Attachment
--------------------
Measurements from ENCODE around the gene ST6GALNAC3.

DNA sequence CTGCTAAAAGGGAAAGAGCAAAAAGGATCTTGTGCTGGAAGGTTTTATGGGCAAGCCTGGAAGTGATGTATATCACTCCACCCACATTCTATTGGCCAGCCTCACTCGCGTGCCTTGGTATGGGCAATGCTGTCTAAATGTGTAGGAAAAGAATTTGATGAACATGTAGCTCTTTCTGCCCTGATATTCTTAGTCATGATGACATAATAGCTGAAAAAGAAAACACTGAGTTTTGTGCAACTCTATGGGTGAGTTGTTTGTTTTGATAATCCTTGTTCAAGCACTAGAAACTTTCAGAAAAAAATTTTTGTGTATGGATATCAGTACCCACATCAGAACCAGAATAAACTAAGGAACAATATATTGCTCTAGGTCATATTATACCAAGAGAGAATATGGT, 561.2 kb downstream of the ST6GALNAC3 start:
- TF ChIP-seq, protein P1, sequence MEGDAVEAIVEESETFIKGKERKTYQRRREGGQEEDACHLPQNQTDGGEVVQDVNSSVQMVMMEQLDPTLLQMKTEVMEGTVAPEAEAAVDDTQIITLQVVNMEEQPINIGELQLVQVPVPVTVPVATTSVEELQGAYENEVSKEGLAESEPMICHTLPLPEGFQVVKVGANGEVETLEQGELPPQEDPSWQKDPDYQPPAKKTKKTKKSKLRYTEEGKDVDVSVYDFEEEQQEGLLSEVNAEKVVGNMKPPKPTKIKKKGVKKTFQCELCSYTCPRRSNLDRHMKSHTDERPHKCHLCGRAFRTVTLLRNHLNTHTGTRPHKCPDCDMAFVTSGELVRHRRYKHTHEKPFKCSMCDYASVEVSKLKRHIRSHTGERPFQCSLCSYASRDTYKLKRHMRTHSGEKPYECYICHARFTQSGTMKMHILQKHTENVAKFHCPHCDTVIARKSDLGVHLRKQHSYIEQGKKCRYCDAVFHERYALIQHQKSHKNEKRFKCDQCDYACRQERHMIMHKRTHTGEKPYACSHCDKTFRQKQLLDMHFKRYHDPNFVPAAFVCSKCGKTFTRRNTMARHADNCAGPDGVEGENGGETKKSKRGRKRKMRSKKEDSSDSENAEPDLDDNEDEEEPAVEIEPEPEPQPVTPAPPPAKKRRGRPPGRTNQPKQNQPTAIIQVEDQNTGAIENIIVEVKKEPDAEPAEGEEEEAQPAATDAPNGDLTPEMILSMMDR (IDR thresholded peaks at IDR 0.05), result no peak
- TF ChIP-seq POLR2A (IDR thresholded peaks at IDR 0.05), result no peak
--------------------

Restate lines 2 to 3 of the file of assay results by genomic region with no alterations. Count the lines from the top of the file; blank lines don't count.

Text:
DNA sequence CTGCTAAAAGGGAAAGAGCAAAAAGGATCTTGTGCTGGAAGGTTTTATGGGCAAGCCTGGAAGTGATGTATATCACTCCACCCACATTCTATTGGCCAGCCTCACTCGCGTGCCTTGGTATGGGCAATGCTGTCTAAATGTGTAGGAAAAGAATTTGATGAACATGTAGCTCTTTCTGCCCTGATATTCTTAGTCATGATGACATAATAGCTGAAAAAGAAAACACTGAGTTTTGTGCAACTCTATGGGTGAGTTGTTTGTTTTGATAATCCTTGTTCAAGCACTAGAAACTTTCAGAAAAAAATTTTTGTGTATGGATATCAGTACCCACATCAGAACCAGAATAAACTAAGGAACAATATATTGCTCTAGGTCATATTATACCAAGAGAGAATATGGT, 561.2 kb downstream of the ST6GALNAC3 start:
- TF ChIP-seq, protein P1, sequence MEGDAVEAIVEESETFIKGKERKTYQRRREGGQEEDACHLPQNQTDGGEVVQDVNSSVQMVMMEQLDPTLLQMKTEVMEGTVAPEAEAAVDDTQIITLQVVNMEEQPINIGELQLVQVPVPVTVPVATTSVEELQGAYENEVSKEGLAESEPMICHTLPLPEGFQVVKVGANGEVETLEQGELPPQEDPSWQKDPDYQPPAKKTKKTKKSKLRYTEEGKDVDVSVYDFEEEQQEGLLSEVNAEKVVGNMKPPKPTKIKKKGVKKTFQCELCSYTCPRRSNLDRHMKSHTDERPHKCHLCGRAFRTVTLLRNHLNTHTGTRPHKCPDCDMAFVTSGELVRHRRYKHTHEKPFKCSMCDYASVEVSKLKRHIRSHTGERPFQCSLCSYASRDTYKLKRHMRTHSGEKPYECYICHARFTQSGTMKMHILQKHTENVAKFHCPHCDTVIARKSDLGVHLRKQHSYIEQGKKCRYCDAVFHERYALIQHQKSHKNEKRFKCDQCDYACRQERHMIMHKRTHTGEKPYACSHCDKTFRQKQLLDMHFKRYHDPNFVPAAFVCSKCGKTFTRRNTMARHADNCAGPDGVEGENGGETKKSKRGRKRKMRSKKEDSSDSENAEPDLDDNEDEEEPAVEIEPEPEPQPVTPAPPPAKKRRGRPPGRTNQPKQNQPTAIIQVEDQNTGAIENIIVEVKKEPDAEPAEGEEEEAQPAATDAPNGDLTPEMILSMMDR (IDR thresholded peaks at IDR 0.05), result no peak